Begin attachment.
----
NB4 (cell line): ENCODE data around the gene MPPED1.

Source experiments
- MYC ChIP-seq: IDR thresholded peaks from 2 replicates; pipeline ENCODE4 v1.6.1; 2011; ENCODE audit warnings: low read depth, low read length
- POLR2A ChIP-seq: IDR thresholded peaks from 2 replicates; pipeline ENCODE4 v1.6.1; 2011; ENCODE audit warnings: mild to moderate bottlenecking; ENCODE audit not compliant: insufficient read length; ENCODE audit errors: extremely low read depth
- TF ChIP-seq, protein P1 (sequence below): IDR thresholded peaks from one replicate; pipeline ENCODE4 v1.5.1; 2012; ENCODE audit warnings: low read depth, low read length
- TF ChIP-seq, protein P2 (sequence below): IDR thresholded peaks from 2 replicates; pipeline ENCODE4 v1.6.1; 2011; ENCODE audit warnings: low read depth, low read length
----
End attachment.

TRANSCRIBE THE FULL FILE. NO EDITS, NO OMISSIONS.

NB4 (cell line): ENCODE data around the gene MPPED1.

Source experiments
- MYC ChIP-seq: IDR thresholded peaks from 2 replicates; pipeline ENCODE4 v1.6.1; 2011; ENCODE audit warnings: low read depth, low read length
- POLR2A ChIP-seq: IDR thresholded peaks from 2 replicates; pipeline ENCODE4 v1.6.1; 2011; ENCODE audit warnings: mild to moderate bottlenecking; ENCODE audit not compliant: insufficient read length; ENCODE audit errors: extremely low read depth
- TF ChIP-seq, protein P1 (sequence below): IDR thresholded peaks from one replicate; pipeline ENCODE4 v1.5.1; 2012; ENCODE audit warnings: low read depth, low read length
- TF ChIP-seq, protein P2 (sequence below): IDR thresholded peaks from 2 replicates; pipeline ENCODE4 v1.6.1; 2011; ENCODE audit warnings: low read depth, low read length